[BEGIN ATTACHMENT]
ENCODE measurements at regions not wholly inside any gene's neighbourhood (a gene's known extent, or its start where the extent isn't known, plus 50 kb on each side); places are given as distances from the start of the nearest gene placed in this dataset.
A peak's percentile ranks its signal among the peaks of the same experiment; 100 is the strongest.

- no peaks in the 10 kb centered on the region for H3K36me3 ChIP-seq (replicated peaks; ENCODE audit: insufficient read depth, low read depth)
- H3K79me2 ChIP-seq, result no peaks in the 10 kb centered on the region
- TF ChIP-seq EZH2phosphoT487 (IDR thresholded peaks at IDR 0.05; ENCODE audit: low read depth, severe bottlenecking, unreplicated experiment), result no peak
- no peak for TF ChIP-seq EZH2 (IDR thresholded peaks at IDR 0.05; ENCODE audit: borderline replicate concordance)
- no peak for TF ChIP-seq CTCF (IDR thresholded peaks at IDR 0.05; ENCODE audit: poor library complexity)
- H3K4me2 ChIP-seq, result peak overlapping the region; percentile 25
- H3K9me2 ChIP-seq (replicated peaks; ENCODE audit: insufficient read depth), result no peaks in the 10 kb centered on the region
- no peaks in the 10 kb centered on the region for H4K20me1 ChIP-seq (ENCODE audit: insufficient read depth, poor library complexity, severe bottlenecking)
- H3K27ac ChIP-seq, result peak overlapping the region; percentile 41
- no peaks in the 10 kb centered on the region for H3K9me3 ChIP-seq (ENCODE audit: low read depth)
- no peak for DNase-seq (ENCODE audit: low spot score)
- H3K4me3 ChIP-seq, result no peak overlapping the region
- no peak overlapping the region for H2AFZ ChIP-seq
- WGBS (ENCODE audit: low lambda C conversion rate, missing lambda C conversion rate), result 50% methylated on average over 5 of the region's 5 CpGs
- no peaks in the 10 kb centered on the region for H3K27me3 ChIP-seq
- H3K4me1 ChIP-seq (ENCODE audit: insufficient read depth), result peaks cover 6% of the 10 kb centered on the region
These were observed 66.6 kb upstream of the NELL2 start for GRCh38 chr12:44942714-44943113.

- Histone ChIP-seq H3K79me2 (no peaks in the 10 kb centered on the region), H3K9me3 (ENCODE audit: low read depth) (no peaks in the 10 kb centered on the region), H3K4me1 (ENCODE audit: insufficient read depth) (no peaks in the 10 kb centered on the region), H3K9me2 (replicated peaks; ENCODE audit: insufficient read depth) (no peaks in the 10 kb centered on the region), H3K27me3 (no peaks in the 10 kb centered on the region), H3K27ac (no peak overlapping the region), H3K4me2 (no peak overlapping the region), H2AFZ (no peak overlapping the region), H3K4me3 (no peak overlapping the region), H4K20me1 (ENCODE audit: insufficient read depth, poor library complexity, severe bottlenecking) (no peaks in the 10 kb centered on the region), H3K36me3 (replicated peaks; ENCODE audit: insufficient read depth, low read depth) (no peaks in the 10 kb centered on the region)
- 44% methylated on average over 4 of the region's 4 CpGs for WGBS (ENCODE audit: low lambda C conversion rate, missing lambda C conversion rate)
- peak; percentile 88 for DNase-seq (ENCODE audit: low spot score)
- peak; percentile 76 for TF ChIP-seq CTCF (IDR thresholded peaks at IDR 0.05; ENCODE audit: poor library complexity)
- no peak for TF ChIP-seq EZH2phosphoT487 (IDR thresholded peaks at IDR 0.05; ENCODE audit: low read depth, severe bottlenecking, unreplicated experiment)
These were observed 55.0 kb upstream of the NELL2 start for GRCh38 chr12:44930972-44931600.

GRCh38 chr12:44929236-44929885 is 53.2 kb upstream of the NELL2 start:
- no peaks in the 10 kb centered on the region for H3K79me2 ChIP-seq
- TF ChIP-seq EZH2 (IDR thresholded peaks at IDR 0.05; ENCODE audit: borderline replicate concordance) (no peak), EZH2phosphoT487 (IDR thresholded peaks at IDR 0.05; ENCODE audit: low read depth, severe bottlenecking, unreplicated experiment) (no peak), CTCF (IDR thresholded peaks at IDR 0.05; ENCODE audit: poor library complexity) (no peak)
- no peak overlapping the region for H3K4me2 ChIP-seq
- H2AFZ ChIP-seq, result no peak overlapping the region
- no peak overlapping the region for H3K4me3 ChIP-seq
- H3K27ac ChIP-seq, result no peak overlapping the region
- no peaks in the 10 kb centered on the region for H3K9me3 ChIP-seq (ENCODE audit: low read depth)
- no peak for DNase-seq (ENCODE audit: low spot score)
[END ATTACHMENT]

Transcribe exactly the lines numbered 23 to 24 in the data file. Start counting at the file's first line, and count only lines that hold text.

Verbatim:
- peak; percentile 76 for TF ChIP-seq CTCF (IDR thresholded peaks at IDR 0.05; ENCODE audit: poor library complexity)
- no peak for TF ChIP-seq EZH2phosphoT487 (IDR thresholded peaks at IDR 0.05; ENCODE audit: low read depth, severe bottlenecking, unreplicated experiment)